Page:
A Day at the Dorchester Boys and Girls Club

On Saturday January 16th, the Company One Apprentices ventured into the Dorchester Boys and Girls Club and hosted an eye-catching, political and socially innovative event that focused on the groundbreaking news that covered the year 2015.

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The foundation of the event was the play AN OCTOROON by Branden Jacobs-Jenkins, which will be Company One’s 2nd play of its 17th season. The play has many themes such as racism, love triangles, money, melodrama, and slavery. The characters that the Apprentices connected with most were two slaves: Minnie, an optimistic straightforward and fearsome dreamer, and Dido, her more reserved emotional and overly cautious best friend. The event was centered on the contemporary issues people are facing and how it is related to the social issues of the 1850s that Minnie and Dido lived in.

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Our participants were young members of the Boys and Girls Club, who ranged between the ages of 10 to 16. The event began with introductions from the Apprentices, Company One staff members from the Education and Dramaturgy departments, and the youth attendants.

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We then projected onto the wall a video of the last scene from the play featuring Minnie and Dido, followed by a witty commentary reaction clip featuring the Apprentices. This was then followed by another reaction video from Minnie and Dido, which prompted the youth members to creatively reflect on the year 2015. Each person was given a list of notable topics from 2015 to discuss – this list, which the Apprentices put together, included #NetflixandChill, Donald Trump, ISIS, Bill Cosby, Planned Parenthood, #BlackLivesMatter, and more.

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The discussion was very productive, encouraging, and the youth members had many valid points about the many topics. They each had to pick a topic and comment on that topic through any creative medium they chose. This could include a skit, rap, scene, poem, short story, letter, drawing, design, collage, etc. on how they felt about the topic.

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Youth members chose to design shirts, write poems and short stories, and create a graphic design on the computer. They were incredibly expressive, articulate and passionate about the topics they chose. Their work was innovative and all were impressed by the creativity in the room. Everyone came together to share out what they did and were supportive while their peers were expressing themselves. The act of reflecting on what has happened is a skill everyone, regardless of age or gender, has the capability to do. It was a dynamic and creatively rich event that the Apprentices will never forget!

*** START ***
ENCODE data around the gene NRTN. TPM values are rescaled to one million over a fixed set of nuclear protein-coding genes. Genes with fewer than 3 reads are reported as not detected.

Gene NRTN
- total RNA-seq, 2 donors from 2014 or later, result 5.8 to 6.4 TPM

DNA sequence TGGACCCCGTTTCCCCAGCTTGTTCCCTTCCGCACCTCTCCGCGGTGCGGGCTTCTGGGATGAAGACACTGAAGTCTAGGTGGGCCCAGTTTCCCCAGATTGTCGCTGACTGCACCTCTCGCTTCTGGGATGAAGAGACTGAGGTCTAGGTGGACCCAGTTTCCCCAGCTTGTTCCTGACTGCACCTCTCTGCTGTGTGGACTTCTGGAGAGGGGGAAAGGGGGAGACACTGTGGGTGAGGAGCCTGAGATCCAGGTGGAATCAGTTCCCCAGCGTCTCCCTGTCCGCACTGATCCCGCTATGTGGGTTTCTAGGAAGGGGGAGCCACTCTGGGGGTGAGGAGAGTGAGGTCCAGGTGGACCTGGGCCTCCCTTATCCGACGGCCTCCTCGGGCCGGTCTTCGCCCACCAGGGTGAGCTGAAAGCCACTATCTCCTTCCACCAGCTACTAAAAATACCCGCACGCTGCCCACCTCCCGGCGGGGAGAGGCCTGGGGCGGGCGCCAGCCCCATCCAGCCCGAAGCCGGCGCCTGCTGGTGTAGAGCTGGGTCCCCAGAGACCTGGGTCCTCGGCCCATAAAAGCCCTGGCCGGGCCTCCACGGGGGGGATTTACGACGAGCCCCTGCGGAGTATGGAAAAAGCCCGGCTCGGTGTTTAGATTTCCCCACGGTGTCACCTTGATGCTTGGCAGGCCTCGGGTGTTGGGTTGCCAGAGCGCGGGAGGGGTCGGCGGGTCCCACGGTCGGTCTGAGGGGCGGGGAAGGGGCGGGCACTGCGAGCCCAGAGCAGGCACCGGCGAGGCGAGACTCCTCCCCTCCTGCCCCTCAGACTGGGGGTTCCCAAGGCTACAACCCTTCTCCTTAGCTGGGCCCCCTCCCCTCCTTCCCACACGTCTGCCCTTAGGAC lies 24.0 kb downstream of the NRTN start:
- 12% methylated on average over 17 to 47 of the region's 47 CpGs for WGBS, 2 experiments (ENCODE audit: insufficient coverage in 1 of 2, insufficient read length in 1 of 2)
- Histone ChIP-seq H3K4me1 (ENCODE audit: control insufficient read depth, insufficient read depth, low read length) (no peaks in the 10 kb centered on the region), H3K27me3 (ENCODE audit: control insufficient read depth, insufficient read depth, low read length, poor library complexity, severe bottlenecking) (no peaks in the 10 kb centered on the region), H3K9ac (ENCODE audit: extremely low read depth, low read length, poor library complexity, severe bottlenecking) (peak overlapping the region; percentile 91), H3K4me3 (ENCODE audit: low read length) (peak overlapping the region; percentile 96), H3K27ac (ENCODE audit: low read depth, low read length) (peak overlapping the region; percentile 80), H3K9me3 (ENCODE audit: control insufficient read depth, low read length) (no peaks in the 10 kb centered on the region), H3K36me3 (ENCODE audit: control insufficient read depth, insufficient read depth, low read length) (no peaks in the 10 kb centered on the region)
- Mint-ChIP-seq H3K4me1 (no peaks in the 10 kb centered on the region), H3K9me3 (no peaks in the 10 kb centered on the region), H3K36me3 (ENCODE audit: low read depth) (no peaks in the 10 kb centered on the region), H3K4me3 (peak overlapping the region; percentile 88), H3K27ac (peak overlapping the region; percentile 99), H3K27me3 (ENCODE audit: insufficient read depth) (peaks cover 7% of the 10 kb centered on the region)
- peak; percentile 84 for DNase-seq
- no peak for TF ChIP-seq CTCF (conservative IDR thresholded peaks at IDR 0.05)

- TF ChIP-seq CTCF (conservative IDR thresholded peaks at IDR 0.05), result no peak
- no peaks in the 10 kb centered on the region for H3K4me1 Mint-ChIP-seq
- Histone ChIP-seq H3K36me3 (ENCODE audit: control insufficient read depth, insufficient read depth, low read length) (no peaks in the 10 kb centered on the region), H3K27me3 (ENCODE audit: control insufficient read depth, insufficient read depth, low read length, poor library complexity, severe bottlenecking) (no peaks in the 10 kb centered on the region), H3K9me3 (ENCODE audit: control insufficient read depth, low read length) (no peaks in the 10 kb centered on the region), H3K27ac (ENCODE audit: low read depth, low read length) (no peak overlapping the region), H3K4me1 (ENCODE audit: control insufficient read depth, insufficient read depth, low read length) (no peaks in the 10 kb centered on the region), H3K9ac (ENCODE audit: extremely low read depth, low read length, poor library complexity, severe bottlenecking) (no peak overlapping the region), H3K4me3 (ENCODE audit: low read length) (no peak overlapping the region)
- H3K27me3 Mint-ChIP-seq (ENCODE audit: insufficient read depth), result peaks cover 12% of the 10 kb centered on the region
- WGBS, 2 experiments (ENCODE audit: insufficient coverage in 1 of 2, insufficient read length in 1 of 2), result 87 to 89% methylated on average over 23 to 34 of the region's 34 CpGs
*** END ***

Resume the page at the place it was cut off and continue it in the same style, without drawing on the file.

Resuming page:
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Building Theatrical, Student-Driven Responses to National Events: Part 1

Milord with Stage One Students at USA

In February 2015 a group of students at West Roxbury’s Urban Science Academy (USA) presented a showcase of student-written scenes depicting significant moments in the lives of prominent figures from the American Civil Rights Movement. This kind of production might not be unusual for an American urban high school in February, typically celebrated as Black History Month by schools, institutions, and communities across the country. What is notable about the students’ work at USA is their path to processing, creating, and writing about these events amidst the growing momentum of political and social justice movements, like #BlackLivesMatter, in response to unchecked police brutality and institutionalized racism. Many of the protests and demonstrations that occurred around the world in response to the events in Ferguson and Staten Island were lead by student groups who demanded change from the adult leaders in their community. The presentation at Urban Science Academy illustrates a positive application of theatre arts in a school environment, created by students to address the issues that impact their community.

Urban Science AcademyTheatre students at USA participate in Company One Theatre’s Stage One: In-School program (S1: In-School), which brings theatre education residences to the Boston Public Schools in order to foster young performers’ personal growth and theatrical development. In the 2014 Fall Semester, S1: In-School was coordinating residencies with over 300 elementary, middle, and high school students in six public schools. USA—a high school of roughly 470 students—was founded in 2005 with a focus on science and technology and was designed to prepare students to excel in college and their careers.